I imagine that many of you are getting ready for the holiday season.  Definitely a time of the year that I enjoy very much.  At Hilltop Hanover Farm our official last day of the season is Thanksgiving.  I think that I can speak for most farmers when I say that as much as we love the growing season the off season is a time that we all look forward to.  After exhausting ourselves from late winter through late fall it is time to step back and debrief.

A very common question that I am asked is “what do you do during the winter?” The answer, “lots of things”.  When the season is still fresh on our minds we will sit down and go over everything that happened over the course of the season.  We discuss the crops that did well, the ones that did not, whether we want to try different varieties or different crops all together.   Can we harvest faster and more efficiently.  We have over the last two seasons increased our retail sales, restaurant sales, and our CSA.  We have to determine if we can increase more by still offering the same high quality that people have come to expect from us.  As the farm manager I still have many tasks that require my attention.  All machinery and tools need to be taken care of so that we are ready for the spring.  All crop planning takes place this time of year.  By the beginning of Feb. we have started to seed onions and the season has begun.  In short, we might not be in the fields harvesting or planting, but we are busy being productive.  Also enjoying the time when the sense of urgency is not great.

September 27

Hello!  The past week on the farm the staff and I have been harvesting for our CSA and retail markets.  Things are looking great!  Even though we could use a bit of rain the weather has been nice.  Perfect weather to work outside.

As I mentioned last week now is the time to amend the soil for the spring.  We have been applying cow manure to the fields that are done for the season.  The time and effort to put the manure down this fall will pay for itself with healthy and beautiful vegetables next year.  Also, remember that you still have a couple weeks before the threat of frost to get some late winter cover crops on the ground.

If you plan on planting garlic this year, your window to plant the garlic seed (cloves) is from mid-October thru mid-November. Prep the soil with well rotted compost to give the plants extra nutrients when they start to sprout in the late winter early spring.  Another option you might want to consider is mulching your garlic after planting.  After planting the seed you can either mulch rather soon after planting or some people will wait till after a few good freezes.  The reason some wait is because at that point the mice and other small rodents have found homes elsewhere instead of under your mulch where they make their homes and feed on the garlic.  I have done both without much incident.  It really comes down to what is convenient.  Well, I have to run.  See you all later.  Enjoy the crisp and cool mornings.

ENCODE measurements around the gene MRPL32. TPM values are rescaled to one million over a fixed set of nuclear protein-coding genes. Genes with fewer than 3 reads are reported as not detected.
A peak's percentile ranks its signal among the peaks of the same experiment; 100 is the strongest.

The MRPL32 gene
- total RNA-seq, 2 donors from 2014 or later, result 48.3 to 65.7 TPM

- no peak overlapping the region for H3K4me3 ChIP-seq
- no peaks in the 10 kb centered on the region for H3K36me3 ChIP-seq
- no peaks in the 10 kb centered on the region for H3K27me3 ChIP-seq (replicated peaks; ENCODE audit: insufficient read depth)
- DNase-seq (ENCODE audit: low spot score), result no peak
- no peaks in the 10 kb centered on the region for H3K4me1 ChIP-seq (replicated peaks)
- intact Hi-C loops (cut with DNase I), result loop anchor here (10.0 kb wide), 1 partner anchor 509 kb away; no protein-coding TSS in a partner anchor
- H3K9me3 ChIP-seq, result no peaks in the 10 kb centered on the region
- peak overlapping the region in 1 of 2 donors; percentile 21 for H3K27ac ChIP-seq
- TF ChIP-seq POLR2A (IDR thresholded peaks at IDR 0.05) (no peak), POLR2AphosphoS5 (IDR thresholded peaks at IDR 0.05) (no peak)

September 19

Last week I spoke to you all about last minute winter growing.  If you have decided not to plant fall crops do not fret because there are still things that you can do to benefit your garden this year and next.

Most people are aware that the best time to plant grass seed is in the fall.  This is also true for your garden. (Do not plant grass seed in your garden)  What I mean is that whether you have a large community garden, back yard plot, or just a small area around your house now is the time to amend your soil.  Two options for amending your soil that I love most are cover cropping and laying manure.  The best is a combination of both.

Here in Westchester NY we are in zone 6b for the frost hardiness zone.  This puts our average first frost at around Oct 15.  However we have experienced earlier and later occurrences, but this is the average.  Considering that we are getting toward the end of September our options are limited.  At HHF we use a combination of winter rye and hairy vetch.  Both are winter hardy and will not frost kill.  If you plant them now or by the beginning of October they will germinate and put on enough beneficial growth.  Both the rye and vetch will go dormant during the winter but when the spring comes the following year they will put on incredible growth.  The pro with rye and vetch is that they act as erosion control by holding the soil together and preventing the leeching of nutrients during rain and snow.  The con of the two is that areas that are planted in rye/vetch come the spring will be very difficult to work with.  The growth they put on in the spring makes working the soil in the spring very difficult.  However, with a few good mowing and tilling the rye/vetch combo can be incorporated back into the soil releasing nitrogen and adding organic matter to your soil.